This Museum in Cape Town honors a vanished neighborhood. Specifically, the District Six Museum honors the “Coloured” population that was forced to leave when the apartheid government bulldozed their neighborhood. My husband and I learned that in 1966, the apartheid government declared this vibrant Cape Town neighborhood a “whites only” area. But 60,000 “coloured” people lived there. So the apartheid government kicked out all people descended from Indians, Indonesians, or mixed race. Then, it razed their houses, schools, and businesses. The District Six Museum tells stories of the individuals and community forced to move to make way for “whites only.” This floor map shows the neighborhood that used to be.
South Africa built its Constitutional Court on the Johannesburg site of a former political prison. Both Mahatma Gandhi and Nelson Mandela were prisoners here at different times. The Court honors the site’s history by retaining parts of the destroyed prison. For more on the fascinating tour of the Constitutional Court and the site’s prison history, click here.
The Hector Pieterson Memorial and Museum tells the story of the 1976 anti-apartheid student protests in Soweto, Johannesburg. Which also is the site of the Museum. Basically, students peacefully protested schools teaching in the Afrikaans language. Yet the apartheid government reacted violently. That brought international attention to the situation of black South Africans. And the museum is named for a student killed by the government
Our Gate 1 Tour stopped at Pollsmoor Prison, which is still a prison. It is where Mandela eventually took his Long Walk to Freedom, the title of his autobiography and the movie based on it. Now, there is a statue of Mandela at the entrance, with his fist in the air. At the site, we saw an improbable banner reading “The South African Department of Corrections Salutes Nelson Mandela.”
Apartheid History in South Africa includes its Townships
A different way to experience the legacy of apartheid history in South Africa is to visit a township. A guide is necessary. In the black township of Soweto in Johannesburg, Gate 1 Tours arranged a guided bus tour. Our excellent local guide, a Soweto resident, pointed out the houses of both Archbishop Desmond Tutu and Nelson Mandela. Remarkably, both Nobel Peace Prize winners lived on the same street. We briefly visited the small museum at Mandela’s former house.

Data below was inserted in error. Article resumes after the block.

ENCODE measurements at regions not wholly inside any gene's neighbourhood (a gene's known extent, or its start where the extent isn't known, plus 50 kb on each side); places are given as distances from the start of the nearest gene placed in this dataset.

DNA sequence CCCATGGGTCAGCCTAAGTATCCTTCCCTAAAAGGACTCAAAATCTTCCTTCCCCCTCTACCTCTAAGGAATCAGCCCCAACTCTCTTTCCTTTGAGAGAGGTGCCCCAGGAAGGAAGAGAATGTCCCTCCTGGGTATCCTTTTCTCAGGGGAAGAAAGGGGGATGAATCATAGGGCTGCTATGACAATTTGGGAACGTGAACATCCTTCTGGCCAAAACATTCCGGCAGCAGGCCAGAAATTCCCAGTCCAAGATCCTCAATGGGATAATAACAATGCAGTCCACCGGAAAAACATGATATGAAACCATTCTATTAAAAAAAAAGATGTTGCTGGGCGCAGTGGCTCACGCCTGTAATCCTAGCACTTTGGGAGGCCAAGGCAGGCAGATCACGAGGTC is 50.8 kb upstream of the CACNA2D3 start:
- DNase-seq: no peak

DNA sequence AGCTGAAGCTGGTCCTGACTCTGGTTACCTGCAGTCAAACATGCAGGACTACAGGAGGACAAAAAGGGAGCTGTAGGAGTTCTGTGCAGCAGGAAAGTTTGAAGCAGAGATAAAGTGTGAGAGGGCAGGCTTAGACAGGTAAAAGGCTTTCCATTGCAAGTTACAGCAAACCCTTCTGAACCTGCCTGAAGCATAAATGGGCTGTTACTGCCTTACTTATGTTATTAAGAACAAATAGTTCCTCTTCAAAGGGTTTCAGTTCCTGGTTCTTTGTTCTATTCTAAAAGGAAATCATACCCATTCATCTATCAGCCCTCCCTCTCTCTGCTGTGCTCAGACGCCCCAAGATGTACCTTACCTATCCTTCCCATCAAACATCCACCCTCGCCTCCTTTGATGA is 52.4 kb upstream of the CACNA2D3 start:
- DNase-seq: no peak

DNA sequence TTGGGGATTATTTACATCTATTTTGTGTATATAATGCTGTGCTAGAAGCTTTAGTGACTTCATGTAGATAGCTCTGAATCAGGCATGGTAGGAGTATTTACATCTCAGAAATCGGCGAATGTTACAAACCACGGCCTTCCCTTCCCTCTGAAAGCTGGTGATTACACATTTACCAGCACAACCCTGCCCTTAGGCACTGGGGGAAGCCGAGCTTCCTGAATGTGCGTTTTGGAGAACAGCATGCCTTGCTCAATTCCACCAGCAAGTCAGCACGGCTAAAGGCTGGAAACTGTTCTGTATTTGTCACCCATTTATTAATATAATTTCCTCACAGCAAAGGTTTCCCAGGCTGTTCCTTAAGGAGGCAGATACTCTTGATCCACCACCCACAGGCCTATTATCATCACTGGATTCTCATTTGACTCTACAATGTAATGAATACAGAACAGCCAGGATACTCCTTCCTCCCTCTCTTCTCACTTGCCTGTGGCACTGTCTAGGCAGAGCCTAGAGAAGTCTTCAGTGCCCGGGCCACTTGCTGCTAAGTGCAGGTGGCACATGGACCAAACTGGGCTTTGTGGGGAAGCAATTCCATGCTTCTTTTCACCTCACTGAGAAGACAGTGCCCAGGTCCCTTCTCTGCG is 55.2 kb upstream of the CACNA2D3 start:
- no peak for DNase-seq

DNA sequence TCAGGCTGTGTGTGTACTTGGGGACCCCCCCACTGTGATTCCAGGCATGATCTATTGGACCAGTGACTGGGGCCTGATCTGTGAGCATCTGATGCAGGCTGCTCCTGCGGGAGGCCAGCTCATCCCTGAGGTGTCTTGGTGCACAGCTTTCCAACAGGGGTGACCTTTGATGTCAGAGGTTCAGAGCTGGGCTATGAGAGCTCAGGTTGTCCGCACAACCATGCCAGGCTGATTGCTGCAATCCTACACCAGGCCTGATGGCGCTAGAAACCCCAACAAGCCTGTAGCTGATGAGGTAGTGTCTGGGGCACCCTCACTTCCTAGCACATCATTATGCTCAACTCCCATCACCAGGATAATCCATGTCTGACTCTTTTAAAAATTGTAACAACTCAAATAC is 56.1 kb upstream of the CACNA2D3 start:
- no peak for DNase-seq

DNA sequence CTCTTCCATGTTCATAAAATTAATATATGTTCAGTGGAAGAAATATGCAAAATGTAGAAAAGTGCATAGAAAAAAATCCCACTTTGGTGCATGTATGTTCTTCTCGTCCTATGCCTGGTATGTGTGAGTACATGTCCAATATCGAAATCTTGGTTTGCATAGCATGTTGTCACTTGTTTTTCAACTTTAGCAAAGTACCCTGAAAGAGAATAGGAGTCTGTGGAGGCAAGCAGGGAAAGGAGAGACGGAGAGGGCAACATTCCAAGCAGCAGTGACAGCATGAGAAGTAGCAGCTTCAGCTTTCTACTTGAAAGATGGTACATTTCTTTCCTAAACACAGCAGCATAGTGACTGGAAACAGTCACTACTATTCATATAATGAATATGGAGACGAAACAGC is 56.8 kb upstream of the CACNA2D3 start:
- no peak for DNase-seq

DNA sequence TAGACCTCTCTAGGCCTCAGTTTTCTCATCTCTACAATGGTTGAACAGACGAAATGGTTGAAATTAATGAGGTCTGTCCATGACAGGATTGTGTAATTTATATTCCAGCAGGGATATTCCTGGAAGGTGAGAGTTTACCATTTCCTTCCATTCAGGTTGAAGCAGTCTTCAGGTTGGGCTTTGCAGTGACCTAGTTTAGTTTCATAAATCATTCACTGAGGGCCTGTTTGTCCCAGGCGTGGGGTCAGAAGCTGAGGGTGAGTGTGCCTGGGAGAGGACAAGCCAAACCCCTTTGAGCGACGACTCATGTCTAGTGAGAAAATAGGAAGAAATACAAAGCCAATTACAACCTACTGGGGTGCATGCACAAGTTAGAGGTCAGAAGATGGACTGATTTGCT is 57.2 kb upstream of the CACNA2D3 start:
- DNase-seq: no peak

Similarly, on our first visit to South Africa in 2016, the travel company Tribal Meetings arranged for visits to a township in Cape Town. First, in Langa Township, a township resident walked us through his neighborhood. Our guide introduced us to residents and to children playing. And even took us into his own house.
Best of all, Tribal Meetings arranged a banquet at Lelana Restaurant in Langa Township. We heard local musicians and ate ostrich and antelope.
Most importantly, we heard a moving talk by the owner, Sheila. Sheila cleaned houses for years. One day while cleaning, she found a receipt. And she realized her employers paid her for a month what they’d paid for 2 cheeses and a glass of wine. Shortly after, Sheila started her restaurant in one room of her 2-room house. The restaurant, since expanded, only opens for big groups.
Preparing to Visit South Africa
To learn apartheid history in South Africa before our first visit, we watched movies based on real events. For example, Mandela: Long Walk to Freedom (2013), starring Idris Elba, is based on the autobiography of Nelson Mandela. And a different view is Invictus (2009), starring Morgan Freeman, about how the new President Mandela tried to unify the country after apartheid by using sports, the national rugby team.
Also, several books helped me prepare. For example, Kaffir Boy (1986) is a memoir of growing up very poor in Soweto by Mark Mathabane. By contrast, Long Walk to Freedom: The Autobiography of Nelson Mandela (short version is 150 pages) is about leading the political movement. And for fiction, Cry, the Beloved Country (1948) is the classic novel by Alan Paton set in the 1940’s, before apartheid existed officially. But the story shows the starkly different conditions for blacks and whites in South Africa.
Do you hope to visit South Africa one day, or to return to visit it again? Tell us about it in the comments.